I was wrong. It is a beautiful read. Half of a Yellow Sun depicts the Nigerian civil war in the years just after independence from the British Empire and the short-lived existence of Biafra through the point of view of three very different characters. Ogwu is a village boy who gets a job as a house-boy to a university professor with radical views. He grows up in awe of learning and listening to the political debate his master and friends engage in. When the war comes he’s torn between looking after the family and becoming a soldier. He’s forcibly conscripted and his experience is horrific. Olanna is the daughter of a wealthy business man and was educated in London. She loves Ogwu’s professor despite her family’s disapproval. When times are easy she seems to struggle to navigate her relationships but when times are hard she’s the one that holds it all together. Richard is a white man that comes to Africa to escape his family. Before Nigeria becomes independent he thinks he has a good position. He loves Igbo art and culture, almost to the point of fetishizing it, and finds it’s purest expression in Kainene, who is Olanna’s twin. He rejects British expatriate culture and embraces Nigerian culture. After independence he finds that no one trusts him, but he stays in Biafra and doesn’t leave even after Kainene dies.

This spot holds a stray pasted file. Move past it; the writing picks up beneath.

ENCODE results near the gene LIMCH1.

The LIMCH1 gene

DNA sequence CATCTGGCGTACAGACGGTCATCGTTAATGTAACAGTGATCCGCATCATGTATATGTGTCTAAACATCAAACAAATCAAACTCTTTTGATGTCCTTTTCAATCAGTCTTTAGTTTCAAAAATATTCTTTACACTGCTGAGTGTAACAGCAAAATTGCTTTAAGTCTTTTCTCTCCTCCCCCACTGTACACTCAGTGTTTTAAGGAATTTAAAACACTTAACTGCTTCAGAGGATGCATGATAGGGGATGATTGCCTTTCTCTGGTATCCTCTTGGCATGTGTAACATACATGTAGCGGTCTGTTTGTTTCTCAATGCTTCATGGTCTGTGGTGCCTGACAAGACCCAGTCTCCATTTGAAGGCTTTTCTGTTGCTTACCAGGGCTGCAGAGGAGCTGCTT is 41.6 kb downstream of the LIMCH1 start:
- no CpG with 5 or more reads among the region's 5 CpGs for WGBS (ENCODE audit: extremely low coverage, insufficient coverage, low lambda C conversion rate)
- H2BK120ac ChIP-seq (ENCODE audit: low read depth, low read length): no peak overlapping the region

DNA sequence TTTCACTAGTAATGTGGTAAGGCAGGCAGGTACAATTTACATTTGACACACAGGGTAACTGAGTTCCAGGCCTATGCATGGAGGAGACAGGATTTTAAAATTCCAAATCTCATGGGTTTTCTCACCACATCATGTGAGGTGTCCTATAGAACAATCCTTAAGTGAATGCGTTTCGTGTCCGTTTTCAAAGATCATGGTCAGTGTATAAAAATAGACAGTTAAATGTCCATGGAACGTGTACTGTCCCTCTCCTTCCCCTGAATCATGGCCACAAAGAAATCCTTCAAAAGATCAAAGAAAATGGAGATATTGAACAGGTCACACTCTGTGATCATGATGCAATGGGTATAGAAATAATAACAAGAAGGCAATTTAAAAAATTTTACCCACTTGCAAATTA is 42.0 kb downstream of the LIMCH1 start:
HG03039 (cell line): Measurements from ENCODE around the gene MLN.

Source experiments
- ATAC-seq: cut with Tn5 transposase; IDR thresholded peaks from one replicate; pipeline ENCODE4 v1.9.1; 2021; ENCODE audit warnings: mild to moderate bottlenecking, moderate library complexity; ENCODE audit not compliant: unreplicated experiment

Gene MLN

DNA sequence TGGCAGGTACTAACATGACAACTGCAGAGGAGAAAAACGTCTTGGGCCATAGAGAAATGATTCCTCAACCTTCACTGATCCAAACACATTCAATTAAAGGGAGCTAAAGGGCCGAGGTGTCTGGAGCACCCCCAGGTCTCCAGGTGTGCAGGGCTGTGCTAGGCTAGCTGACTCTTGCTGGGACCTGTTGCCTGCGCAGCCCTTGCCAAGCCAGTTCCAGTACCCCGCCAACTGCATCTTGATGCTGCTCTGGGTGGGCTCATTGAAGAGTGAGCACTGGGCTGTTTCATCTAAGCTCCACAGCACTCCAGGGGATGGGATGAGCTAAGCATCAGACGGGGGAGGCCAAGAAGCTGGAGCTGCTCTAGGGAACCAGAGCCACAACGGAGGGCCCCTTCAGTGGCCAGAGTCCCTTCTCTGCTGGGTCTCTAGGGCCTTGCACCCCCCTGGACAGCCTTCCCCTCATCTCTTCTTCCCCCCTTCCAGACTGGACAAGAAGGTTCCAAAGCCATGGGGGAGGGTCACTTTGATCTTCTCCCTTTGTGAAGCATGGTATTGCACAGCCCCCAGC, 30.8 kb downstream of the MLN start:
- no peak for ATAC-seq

This is a big book in many ways. There is so much in it. As well as the three point of view characters there is a host of secondary characters that pop out of the page. Characterisation is good. Everyone in it is real. It’s a literary novel so it is heavy on narrative. Generally I like more action-driven books, but when the literary genre is done well it is amazing. This is done very well. The narrative builds the setting and the characters and brings the world to life rather than weighing the story down with exposition. I knew very little about this time and period of history – African decolonisation after WWII was my favourite class at university but we covered a lot in low detail – and I really enjoyed being educated about it. It was moving. I laughed and I cried. Mostly I cried.

There are some books that are so good I feel like giving up writing because I could never produce anything anywhere near as good. This is one of those books.